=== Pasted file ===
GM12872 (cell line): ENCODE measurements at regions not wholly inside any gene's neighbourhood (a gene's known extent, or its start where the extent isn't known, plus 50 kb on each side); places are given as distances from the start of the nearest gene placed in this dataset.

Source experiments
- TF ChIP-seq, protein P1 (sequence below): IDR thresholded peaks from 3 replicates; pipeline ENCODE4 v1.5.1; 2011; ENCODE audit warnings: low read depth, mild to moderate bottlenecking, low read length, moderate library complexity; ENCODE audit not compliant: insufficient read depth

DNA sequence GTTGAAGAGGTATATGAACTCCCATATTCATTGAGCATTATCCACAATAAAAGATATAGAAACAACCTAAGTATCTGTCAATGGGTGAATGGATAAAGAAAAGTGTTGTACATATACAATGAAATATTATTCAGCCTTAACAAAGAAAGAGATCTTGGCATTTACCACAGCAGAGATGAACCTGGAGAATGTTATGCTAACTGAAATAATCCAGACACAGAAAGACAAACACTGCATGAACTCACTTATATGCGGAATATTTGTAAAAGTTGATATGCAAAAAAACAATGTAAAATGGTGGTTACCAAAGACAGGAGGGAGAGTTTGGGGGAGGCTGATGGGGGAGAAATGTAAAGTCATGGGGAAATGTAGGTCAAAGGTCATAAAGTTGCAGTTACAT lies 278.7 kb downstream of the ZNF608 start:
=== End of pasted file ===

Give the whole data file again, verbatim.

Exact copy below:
GM12872 (cell line): ENCODE measurements at regions not wholly inside any gene's neighbourhood (a gene's known extent, or its start where the extent isn't known, plus 50 kb on each side); places are given as distances from the start of the nearest gene placed in this dataset.

Source experiments
- TF ChIP-seq, protein P1 (sequence below): IDR thresholded peaks from 3 replicates; pipeline ENCODE4 v1.5.1; 2011; ENCODE audit warnings: low read depth, mild to moderate bottlenecking, low read length, moderate library complexity; ENCODE audit not compliant: insufficient read depth

DNA sequence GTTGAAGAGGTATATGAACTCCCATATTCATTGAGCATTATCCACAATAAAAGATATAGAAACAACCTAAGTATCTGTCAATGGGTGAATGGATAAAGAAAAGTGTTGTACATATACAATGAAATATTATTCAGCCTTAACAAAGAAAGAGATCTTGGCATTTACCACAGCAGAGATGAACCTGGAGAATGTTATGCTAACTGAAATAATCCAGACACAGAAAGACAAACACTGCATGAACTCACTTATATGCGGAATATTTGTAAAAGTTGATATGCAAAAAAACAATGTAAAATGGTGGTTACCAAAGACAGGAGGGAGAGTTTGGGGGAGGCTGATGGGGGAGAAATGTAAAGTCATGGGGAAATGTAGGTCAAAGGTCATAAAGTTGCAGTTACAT lies 278.7 kb downstream of the ZNF608 start: